When it comes to keeping busy, Piers has yet to meet a new gadget he doesn’t love. “I like shiny stuff,” Piers admits—particularly any device that make life a little bit easier. His latest purchase is an electric scooter which he can fold up and bring with him on the GO Train and then zoom to the office. “I’ll be a menace to traffic,” he jokes. His love of gadgets also extends to technology. “I have three phones on me today,” he explains. “Not sure why, but I can’t live without them.”
A Need for Speed
Piers describes himself as a car nut. “From a young age, I’ve loved cars.” Apparently, it’s more about the experience than the mechanics, he admits. “I love racing cars on a track, but I know little about taking them apart and putting them back together.” How fast has he raced? About 260 or 270 kilometres per hour on a race track. And on a road, “Well, slightly less.”
Growing up in South Africa, Piers played every sport —rugby, cricket, squash and tennis. “Any game with a ball,” as he puts it. “You could just throw a ball down on the floor right now, and I’d figure out something to do with it.” Baseball may have some similarities with cricket, but it doesn’t hold the same appeal for Piers. However, he recently tried out a batting cage and thought it was a lot of fun trying to whack a baseball at high speed. In an effort to assimilate as a North American sports fan, Piers checked out basketball and found it really exciting—particularly since he happened to arrive in Toronto just ahead of Kawhi Leonard and the Raptors’ run for the championship. “The rules are simple, you can easily see the players on the floor, and they’re amazing athletes. I’m definitely a Raps fan!”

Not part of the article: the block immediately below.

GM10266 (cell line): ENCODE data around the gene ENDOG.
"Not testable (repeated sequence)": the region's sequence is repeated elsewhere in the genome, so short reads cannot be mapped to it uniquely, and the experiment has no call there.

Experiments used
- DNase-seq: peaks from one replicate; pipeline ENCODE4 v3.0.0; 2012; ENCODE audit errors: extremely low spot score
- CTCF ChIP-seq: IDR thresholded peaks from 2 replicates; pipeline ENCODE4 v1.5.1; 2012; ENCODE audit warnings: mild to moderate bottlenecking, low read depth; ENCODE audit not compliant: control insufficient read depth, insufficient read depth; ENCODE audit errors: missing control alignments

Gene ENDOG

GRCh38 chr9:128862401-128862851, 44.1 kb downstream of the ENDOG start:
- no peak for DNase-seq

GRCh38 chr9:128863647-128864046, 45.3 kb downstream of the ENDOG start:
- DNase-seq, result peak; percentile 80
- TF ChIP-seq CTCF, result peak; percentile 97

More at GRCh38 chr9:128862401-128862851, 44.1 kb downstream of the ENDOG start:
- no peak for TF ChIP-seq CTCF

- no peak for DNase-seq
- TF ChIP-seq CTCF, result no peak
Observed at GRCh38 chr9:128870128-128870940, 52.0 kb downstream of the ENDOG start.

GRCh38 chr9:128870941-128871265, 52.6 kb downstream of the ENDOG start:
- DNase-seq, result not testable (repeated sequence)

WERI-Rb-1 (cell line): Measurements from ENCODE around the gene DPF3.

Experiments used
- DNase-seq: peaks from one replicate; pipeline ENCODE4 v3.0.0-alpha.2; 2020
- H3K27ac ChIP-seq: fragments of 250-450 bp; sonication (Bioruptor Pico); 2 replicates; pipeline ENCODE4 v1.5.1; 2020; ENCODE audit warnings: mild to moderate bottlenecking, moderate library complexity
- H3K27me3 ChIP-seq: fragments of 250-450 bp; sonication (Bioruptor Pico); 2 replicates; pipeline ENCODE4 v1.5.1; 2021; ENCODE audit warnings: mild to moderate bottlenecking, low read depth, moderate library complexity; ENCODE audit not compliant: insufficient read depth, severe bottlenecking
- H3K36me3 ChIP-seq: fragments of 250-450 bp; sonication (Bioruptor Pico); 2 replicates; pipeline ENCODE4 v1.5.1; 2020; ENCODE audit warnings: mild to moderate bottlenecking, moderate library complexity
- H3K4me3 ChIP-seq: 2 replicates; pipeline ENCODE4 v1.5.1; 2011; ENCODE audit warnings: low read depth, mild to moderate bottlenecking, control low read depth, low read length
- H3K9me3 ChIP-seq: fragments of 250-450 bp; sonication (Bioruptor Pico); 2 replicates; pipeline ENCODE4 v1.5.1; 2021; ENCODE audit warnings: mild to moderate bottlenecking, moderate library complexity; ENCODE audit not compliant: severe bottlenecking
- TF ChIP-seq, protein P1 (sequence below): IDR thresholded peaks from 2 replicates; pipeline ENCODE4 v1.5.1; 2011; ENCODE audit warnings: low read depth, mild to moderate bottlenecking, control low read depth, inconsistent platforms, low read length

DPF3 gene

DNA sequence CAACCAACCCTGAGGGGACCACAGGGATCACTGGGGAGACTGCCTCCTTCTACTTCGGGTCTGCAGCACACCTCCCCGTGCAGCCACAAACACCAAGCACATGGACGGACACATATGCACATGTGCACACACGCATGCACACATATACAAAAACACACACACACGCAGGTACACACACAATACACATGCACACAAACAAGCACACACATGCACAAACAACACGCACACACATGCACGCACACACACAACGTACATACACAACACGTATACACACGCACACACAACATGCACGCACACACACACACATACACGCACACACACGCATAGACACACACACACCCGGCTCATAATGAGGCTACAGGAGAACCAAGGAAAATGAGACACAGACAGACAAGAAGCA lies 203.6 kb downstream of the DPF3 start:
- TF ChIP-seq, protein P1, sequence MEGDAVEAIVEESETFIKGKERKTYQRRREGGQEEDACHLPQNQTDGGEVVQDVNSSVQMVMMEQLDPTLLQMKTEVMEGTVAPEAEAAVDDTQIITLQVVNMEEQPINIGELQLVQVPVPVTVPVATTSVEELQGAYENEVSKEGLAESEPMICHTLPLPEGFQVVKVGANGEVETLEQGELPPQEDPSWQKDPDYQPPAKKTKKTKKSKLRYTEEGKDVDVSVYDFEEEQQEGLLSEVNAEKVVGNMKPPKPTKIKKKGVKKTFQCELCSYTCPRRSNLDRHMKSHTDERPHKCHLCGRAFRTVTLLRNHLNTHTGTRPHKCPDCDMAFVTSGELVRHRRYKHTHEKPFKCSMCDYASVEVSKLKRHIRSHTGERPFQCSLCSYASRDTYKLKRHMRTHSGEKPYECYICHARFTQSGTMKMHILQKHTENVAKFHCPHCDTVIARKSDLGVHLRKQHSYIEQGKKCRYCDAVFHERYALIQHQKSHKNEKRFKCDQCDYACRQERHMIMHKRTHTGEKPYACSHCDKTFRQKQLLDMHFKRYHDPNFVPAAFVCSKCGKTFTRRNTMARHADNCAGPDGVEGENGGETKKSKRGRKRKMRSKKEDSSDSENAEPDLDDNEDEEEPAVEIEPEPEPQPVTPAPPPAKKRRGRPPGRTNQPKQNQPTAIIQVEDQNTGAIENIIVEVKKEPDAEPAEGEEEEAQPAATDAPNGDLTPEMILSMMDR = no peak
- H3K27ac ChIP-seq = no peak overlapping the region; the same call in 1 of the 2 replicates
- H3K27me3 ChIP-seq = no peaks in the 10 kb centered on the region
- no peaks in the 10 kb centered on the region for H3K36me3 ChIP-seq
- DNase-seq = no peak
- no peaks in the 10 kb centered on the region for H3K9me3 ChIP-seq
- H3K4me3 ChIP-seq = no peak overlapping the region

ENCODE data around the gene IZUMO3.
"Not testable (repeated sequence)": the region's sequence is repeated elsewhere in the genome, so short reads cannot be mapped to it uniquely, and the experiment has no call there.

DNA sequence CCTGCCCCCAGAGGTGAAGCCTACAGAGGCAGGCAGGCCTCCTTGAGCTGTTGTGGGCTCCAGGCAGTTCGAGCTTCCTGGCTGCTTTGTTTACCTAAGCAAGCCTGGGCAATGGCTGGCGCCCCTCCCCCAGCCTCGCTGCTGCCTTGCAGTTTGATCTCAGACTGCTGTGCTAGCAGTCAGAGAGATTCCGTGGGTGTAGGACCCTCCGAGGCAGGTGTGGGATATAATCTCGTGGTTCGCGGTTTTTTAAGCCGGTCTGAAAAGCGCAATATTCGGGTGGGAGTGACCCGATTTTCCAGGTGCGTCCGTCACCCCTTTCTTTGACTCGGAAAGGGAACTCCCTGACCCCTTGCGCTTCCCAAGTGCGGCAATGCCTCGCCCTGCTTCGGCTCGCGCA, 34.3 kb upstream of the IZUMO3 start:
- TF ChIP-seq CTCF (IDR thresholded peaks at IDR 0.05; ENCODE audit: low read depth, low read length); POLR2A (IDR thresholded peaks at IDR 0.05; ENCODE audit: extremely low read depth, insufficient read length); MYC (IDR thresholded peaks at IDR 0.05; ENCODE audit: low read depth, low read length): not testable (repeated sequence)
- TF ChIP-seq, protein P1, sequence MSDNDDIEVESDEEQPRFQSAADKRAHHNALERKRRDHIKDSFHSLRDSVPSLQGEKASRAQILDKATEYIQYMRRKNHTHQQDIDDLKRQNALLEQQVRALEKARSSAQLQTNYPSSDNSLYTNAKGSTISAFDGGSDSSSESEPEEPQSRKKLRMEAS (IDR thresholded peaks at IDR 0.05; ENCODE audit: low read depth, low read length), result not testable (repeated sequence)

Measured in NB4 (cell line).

Life in Southern Ontario
“Toronto may not get the tourists that other big cities get, but it’s a fantastic place to live,” says Piers. “It’s every bit as multicultural as it purports to be.” The Marsdens actually chose Oakville as home, which makes for a bit of a commute to Toronto, but it’s proven to be a great community.
To move here required an adjustment to Canadian winters, but their first taste of the cold wasn’t so bad. “We enjoyed our first winter,” says Piers. “You just need to embrace it.” That’s meant downhill skiing, ice skating and walks in the snow. Summer brought the opportunity to experience Muskoka, which has been a big hit with the family. “We had some great cottage time, recalls Piers. “Just wholesome fun with boats, kayaks, and no Wi-Fi. It was a chance to disconnect from the world and connect with the family.” Of course, the time on the water has gotten Piers thinking about buying a cool boat to scoot around the lake. “I’m not sure Canadians realize how lucky they are to have all this freshwater, both for enjoyment and as a resource.”
Piers appreciates the diversity of disciplines at Farber, having come from an environment with primarily accountants and insolvency professionals. “The people are super friendly and honestly interested in you.” He finds the 40-year mark for Farber to be particularly impressive, given the difficulty to sustain any firm for that length of time. “Some companies grow too fast and lose their character, but Farber has kept its culture. To have the original guys still walking the halls is pretty unique.”
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